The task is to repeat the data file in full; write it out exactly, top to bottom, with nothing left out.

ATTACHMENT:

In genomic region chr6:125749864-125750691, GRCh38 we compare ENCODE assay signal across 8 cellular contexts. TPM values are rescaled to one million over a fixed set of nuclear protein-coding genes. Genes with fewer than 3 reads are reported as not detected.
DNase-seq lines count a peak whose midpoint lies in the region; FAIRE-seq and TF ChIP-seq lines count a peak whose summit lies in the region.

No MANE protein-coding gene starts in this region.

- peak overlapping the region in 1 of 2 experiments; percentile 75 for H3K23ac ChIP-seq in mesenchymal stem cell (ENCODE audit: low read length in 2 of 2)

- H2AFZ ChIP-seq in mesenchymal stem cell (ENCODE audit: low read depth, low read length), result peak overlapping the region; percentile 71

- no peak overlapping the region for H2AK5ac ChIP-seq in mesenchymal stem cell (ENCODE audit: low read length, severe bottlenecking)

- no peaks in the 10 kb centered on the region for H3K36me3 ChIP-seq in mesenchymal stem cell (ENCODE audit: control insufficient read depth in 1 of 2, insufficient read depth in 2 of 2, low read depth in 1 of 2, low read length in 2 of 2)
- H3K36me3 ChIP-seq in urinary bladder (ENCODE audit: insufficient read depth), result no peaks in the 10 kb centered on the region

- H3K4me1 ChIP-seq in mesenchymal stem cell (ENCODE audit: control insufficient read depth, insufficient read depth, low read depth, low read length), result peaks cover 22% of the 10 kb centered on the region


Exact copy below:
In genomic region chr6:125749864-125750691, GRCh38 we compare ENCODE assay signal across 8 cellular contexts. TPM values are rescaled to one million over a fixed set of nuclear protein-coding genes. Genes with fewer than 3 reads are reported as not detected.
DNase-seq lines count a peak whose midpoint lies in the region; FAIRE-seq and TF ChIP-seq lines count a peak whose summit lies in the region.

No MANE protein-coding gene starts in this region.

- peak overlapping the region in 1 of 2 experiments; percentile 75 for H3K23ac ChIP-seq in mesenchymal stem cell (ENCODE audit: low read length in 2 of 2)

- H2AFZ ChIP-seq in mesenchymal stem cell (ENCODE audit: low read depth, low read length), result peak overlapping the region; percentile 71

- no peak overlapping the region for H2AK5ac ChIP-seq in mesenchymal stem cell (ENCODE audit: low read length, severe bottlenecking)

- no peaks in the 10 kb centered on the region for H3K36me3 ChIP-seq in mesenchymal stem cell (ENCODE audit: control insufficient read depth in 1 of 2, insufficient read depth in 2 of 2, low read depth in 1 of 2, low read length in 2 of 2)
- H3K36me3 ChIP-seq in urinary bladder (ENCODE audit: insufficient read depth), result no peaks in the 10 kb centered on the region

- H3K4me1 ChIP-seq in mesenchymal stem cell (ENCODE audit: control insufficient read depth, insufficient read depth, low read depth, low read length), result peaks cover 22% of the 10 kb centered on the region